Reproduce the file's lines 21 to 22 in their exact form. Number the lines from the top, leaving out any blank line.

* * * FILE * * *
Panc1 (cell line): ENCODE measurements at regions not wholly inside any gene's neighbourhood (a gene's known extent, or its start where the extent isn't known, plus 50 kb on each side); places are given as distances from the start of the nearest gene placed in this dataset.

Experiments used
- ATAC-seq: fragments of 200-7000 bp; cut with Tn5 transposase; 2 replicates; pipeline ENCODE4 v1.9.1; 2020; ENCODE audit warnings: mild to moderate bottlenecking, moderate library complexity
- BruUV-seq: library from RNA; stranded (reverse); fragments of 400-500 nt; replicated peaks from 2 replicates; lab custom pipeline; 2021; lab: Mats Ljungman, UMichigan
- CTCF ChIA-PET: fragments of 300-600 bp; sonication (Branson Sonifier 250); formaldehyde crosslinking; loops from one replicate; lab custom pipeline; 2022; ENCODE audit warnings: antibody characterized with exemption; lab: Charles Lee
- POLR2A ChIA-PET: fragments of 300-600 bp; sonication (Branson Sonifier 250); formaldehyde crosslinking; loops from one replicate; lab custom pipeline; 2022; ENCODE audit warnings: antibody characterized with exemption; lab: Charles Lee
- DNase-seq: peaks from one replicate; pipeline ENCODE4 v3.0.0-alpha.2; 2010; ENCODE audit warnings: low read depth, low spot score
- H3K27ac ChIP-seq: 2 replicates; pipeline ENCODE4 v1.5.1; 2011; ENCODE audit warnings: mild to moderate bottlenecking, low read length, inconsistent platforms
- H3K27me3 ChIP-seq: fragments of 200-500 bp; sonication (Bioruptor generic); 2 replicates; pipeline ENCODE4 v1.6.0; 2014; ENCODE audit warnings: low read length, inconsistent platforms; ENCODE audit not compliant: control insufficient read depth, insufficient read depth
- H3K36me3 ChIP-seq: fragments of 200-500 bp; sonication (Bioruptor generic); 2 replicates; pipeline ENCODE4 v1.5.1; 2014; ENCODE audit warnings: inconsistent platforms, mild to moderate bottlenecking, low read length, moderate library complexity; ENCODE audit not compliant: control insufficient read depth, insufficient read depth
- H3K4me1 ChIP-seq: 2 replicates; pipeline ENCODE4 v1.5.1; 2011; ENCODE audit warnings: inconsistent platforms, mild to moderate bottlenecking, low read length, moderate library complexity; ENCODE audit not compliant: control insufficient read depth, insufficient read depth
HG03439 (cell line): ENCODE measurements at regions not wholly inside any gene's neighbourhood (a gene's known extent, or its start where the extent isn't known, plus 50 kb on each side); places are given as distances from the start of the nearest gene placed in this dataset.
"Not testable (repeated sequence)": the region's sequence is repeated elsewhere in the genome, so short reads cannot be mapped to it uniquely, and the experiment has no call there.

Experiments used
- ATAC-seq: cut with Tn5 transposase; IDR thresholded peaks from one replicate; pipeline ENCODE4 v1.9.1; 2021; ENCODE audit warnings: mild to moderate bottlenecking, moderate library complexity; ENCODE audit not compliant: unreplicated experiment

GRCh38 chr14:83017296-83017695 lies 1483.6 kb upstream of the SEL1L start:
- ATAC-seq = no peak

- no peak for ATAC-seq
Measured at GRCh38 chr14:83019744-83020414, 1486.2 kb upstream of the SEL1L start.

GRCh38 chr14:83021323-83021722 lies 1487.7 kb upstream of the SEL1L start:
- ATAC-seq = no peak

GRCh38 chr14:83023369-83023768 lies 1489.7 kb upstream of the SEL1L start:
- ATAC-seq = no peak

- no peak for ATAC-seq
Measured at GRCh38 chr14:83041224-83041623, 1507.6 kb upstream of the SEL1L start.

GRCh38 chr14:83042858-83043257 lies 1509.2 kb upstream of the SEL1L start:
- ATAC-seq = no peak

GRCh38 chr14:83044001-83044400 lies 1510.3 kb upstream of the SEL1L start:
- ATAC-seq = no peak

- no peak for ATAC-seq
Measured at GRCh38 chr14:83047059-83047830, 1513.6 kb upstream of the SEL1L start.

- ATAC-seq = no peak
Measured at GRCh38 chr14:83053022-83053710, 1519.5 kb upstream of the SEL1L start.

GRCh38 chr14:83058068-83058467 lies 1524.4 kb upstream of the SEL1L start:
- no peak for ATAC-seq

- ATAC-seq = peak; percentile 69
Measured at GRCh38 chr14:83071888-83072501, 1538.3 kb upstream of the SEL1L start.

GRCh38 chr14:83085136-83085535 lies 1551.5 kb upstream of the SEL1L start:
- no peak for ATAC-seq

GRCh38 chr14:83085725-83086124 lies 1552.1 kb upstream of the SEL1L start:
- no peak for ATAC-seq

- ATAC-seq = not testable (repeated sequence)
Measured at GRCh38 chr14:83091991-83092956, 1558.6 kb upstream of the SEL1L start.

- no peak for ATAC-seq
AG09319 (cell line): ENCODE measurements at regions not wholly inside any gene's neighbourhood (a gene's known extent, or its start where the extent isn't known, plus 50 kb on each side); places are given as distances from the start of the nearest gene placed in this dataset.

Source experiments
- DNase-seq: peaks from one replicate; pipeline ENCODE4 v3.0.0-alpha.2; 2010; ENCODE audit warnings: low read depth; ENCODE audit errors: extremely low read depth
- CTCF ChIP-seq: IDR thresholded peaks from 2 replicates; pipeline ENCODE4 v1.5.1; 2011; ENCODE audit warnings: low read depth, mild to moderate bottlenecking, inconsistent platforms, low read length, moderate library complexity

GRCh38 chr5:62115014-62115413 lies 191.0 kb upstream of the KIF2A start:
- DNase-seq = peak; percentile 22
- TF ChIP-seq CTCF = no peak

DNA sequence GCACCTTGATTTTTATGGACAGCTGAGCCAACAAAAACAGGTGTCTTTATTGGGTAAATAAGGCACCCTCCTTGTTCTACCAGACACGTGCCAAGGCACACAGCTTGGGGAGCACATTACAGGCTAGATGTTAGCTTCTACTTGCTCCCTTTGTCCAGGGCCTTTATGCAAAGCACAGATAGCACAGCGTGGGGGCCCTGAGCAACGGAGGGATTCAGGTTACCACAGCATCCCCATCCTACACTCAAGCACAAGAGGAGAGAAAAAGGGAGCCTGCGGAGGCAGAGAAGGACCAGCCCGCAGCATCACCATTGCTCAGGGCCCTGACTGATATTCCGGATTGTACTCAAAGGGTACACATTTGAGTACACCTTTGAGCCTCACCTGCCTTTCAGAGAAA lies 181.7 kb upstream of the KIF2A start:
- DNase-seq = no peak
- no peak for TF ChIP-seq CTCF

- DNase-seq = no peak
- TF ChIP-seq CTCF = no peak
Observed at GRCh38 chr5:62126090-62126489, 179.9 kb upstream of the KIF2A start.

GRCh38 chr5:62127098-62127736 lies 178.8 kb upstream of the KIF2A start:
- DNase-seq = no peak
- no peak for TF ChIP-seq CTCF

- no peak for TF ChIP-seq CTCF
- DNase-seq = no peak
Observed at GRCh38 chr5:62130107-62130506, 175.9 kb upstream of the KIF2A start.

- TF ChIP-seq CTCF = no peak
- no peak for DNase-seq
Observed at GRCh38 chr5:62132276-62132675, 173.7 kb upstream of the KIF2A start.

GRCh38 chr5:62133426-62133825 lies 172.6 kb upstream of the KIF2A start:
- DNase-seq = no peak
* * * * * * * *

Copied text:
- ATAC-seq = no peak

GRCh38 chr14:83023369-83023768 lies 1489.7 kb upstream of the SEL1L start: